With the banks out of favour with investors at the moment – not only because of the proposed Government bank levy – and small-cap stocks continuing to lag, the mid-cap sector is attracting renewed interest.
John Welling, associate director of equity indices at S&P Dow Jones Indices, analysed the performance differences between Australian market cap segments and observed that mid caps offer a “sweet spot” for market participants.
The year-to-date numbers are: S&P/ASX Mid-Cap 50 Index, 10.1 per cent; S&P/ASX 50 (large caps), 2.6 per cent; S&P/ASX Small Ordinaries, 1.2 per cent; and S&P/ASX 200 (broad market), 3.4 per cent.
Perhaps surprisingly, the mid-cap sector offers a more diverse representation of industry sectors than either the large-caps, which are dominated by the banks and big miners, or the small-cap and micro-cap end of the market.
The Mid-Cap 50 Index is made up of stocks between 51 and 100 within the S&P/ASX 100 – that is, not in the top 50. The index provides a benchmark for large active managers where the emphasis is on having a portfolio with sufficient liquidity.
Welling says, apart from not including the big banks, the Mid-Cap 50 has higher allocations to health care, industrials, and materials than the other market-cap indices.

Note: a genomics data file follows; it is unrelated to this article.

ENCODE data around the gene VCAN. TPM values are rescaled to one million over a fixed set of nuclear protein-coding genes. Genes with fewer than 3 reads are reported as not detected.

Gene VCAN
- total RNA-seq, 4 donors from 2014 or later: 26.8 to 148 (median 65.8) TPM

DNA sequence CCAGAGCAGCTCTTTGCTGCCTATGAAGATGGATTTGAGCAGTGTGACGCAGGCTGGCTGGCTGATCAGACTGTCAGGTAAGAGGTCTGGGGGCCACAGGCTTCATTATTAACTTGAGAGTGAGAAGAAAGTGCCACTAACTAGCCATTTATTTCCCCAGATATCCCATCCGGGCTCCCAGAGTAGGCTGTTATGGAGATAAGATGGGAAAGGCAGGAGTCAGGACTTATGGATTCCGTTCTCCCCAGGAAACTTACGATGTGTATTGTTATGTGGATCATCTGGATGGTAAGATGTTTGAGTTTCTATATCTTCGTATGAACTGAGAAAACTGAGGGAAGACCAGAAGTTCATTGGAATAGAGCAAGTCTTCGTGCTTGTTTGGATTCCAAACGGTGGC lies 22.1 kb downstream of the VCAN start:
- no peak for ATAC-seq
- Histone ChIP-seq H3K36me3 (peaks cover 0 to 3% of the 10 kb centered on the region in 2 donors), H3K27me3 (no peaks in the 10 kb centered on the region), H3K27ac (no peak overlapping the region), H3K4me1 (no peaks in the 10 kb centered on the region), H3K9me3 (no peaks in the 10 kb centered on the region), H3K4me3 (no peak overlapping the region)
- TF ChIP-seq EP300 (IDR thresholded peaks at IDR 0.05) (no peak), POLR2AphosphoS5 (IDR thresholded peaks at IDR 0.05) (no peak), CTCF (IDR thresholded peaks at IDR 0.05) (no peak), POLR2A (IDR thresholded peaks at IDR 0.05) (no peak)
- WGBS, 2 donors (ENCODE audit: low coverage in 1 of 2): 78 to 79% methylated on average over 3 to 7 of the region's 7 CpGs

“Due to large allocations to financials among large-cap and broad market indices, these segments have been more negatively affected by new bank levies,” he says.
“These levies aim to tax the liabilities of the country’s five largest banks, which account for 36 per cent of the value of the S&P/ASX 50 and are subsequently excluded from mid-cap and small-cap indices.”
As other commentators have noted, though, the banks were attracting increasing concern prior to the levy proposal because of their reliance on continued growth in home lending and the possibility of a housing bubble, particularly in Sydney and Melbourne.
Meanwhile, despite having relatively diversified sector exposures and a lower allocation to the financials sector, small-cap stocks still lag the other market cap segments year-to-date, he says.
Their lower-than average dividend payments have probably also contributed to small-caps tending to lag, on average, in recent years.
Welling says the mid-cap market segment is often overlooked and underappreciated.
“Those looking for an edge in Australian equities might note that mid caps tend to offer a unique balance between the high growth (and therefore higher risk) of small caps and the stability (but slower growth) of large caps, which has led to meaningful outperformance year-to-date,” he says.
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Tags: S&P Dow Jones Indices, large caps, mid caps, small caps